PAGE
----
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In recognition of Cervantes’ legacy, we at STC want to extend our content to the Spanish-speaking community. We asked Jessica Peña Torres, STC Sales Associate and ASIDES Editorial Intern, to share her thoughts on Man of La Mancha, in her native language. (Para leer en Español, haga click aquí.)
By Jessica L. Peña Torres. Revisions by Sara Mercedes Medina González.
“Somewhere in La Mancha, in a place whose name I do not care to remember…”
Who doesn’t know the opening line of the Quixote novel? If you had the chance to go to school in a Hispanic country, chances are you have heard these words –or have memorized them, as I have. Putting aside the plot, the themes, the sociopolitical and historic context (and sometimes even the author), virtually all Hispanics know who the Ingenious Gentleman Don Quixote of La Mancha and his squire Sancho Panza are. Both characters are an intrinsic and essential part of the Hispanic culture and the Spanish language to the extent that we have created idiomatic expressions such as “quixotic” to indicate that someone is a rotund idealist, or “Sancho” to refer to someone as a lover.
It is undisputed the fact that the Quixote novel is the foundation (after Cantar de Mio Cid) upon which Spanish literature was built. “The ‘Quixote’” says Professor Arturo Pérez Reverte, who recently adapted the novel commissioned by the Royal Spanish Academy, “is a unity factor between both sides of the Atlantic.” If we had to compare it to an English-language icon, we would have Mark Twain’s The Adventures of Tom Sawyer, for example, or one of William Shakespeare’s plays. And talking about Shakespeare, it is safe to say that Shakespeare and Cervantes are parallels in the English and Spanish cultures, respectively; they both became pillars of classic literature, they both created characters that are constantly emulated in contemporary arts, and it is even rumored that both writers died on the same day.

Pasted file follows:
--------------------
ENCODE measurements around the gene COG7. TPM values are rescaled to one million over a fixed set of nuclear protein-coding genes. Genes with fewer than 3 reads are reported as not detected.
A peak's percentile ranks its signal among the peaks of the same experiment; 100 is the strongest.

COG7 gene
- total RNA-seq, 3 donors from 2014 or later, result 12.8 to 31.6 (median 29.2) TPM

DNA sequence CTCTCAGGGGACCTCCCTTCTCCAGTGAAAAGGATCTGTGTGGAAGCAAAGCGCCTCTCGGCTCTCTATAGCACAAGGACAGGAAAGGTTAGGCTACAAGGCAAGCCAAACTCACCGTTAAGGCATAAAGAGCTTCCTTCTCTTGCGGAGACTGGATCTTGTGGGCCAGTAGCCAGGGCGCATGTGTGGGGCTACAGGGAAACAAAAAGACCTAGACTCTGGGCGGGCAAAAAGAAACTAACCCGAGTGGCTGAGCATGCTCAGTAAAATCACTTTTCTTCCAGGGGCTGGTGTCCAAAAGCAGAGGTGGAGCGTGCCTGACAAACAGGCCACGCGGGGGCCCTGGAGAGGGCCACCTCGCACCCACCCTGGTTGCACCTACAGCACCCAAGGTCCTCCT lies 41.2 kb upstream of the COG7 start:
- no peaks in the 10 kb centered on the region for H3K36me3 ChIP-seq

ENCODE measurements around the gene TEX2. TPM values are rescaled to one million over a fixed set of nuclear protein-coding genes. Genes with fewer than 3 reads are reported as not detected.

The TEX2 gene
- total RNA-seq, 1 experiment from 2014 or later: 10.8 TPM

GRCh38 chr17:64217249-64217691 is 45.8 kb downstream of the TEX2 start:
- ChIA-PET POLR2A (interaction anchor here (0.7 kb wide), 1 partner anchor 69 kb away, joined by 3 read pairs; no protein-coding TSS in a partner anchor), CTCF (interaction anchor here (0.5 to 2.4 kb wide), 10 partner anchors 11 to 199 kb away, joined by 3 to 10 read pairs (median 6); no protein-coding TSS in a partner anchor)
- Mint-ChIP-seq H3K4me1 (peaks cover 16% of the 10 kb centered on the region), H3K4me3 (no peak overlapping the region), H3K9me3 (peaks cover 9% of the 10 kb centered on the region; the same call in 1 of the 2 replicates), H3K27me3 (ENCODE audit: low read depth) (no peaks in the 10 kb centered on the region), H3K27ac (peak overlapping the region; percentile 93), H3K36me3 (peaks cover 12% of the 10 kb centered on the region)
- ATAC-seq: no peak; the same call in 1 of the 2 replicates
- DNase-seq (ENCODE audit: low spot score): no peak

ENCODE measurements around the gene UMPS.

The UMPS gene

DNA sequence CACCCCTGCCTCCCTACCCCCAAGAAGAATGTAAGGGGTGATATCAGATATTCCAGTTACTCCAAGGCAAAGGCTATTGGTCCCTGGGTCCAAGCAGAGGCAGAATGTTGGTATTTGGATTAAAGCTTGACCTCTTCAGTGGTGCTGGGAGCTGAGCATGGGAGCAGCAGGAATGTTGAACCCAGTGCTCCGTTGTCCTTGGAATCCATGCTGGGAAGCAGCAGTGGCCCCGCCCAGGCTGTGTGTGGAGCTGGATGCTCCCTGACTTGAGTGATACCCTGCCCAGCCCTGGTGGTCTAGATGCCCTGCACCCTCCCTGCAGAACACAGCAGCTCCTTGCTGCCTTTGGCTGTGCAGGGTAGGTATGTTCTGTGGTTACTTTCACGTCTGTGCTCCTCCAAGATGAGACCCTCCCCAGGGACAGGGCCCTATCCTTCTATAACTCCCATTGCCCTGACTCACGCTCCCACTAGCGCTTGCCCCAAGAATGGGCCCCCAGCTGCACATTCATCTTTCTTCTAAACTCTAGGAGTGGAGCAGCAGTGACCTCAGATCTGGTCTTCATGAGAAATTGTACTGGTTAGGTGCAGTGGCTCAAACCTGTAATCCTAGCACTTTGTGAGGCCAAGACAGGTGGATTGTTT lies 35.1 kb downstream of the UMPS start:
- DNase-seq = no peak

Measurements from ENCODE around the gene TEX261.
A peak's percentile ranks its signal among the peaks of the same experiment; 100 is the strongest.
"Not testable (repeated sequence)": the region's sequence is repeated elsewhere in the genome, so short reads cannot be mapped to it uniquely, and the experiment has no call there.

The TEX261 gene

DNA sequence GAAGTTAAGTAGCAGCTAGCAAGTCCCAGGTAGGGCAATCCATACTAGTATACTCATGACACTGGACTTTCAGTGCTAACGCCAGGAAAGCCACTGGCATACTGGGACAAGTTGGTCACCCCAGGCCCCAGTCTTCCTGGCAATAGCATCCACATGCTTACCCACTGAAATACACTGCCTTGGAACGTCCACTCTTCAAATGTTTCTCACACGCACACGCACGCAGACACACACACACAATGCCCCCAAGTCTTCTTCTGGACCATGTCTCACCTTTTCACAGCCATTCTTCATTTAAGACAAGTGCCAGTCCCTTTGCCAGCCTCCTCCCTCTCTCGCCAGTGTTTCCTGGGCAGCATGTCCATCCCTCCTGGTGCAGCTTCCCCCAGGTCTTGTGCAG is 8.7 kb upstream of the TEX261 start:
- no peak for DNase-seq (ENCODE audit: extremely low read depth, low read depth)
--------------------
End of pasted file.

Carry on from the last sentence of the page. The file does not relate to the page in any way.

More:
Without thinking about it twice, any theatre or literature aficionado could tell you of the importance, influence, and universality of the Shakespeare plays, which are produced daily around the world. And I wonder, what is the relevance of the Quixote today? Why did Joe Darion and Dale Wasserman go through the trouble of writing a musical that is fundamentally American in spirit but which is based on the Cervantes’ novel and why is it still being produced?
As Alan Paul would say, director Man of La Mancha, the musical represents “an internal battle of optimism and pessimism” of the characters. As a Hispanic in a foreign country, I have had quixotic thoughts. Like many immigrants, I came to this country to pursue the American dream, which for Don Quixote would constitute following a quest, saving a damsel, and be dubbed a knight. Simultaneously, I have looked at my situation through a realistic lens, what has taken me to discover the darkness in both my reality and that of the many others facing similar migratory circumstances. Sometimes I think of the legal immigration barriers as giant windmills daring me to a duel. Well, daring me and the rest of the Latino immigrants.
Having known about the knight errant since elementary school, it is hard not to think about the skinny medieval man standing next to his chubby confidant. The effects of watching Man of La Mancha spoken and sung in English are different than reading chapters of the novel in literature class. On one hand, it is very exciting to look at these characters I grew up with turn into people of flesh and blood and act out moments of their story: it’s like getting into Cervantes’ head and, literally, seeing what he saw. In addition, the music and lyrics give the story a sentimental value that is often lost in the complexity of the old Spanish. On the other hand, when changing the aesthetic of the novel by making it a musical, the product becomes something almost independent of the factors that created it… and this is a good thing. Man of La Mancha is not an adaptation of the novel from beginning to end, but a musical that brings Cervantes’ characters and situations to life. The musical pushes us to remember the stories we know and puts them on a frame where the struggle for liberty and the realization of dreams is a priority.
I cannot help making the connection between the themes in Man of La Mancha and the life of immigrants in the United States, especially when Don Quixote is such a big icon for the Hispanic community. It is impressive to think that a play that was published more than 400 years ago is still a pillar of our culture. In the words of Perez Reverte, “There’s one country, that of the Spanish language, that 500 million people share and the flag of that old country, very noble, is the ‘Quixote.’”
“El Quijote, lectura básica para estudiantes de habla hispana: Pérez-Reverte” Crónica.com.mx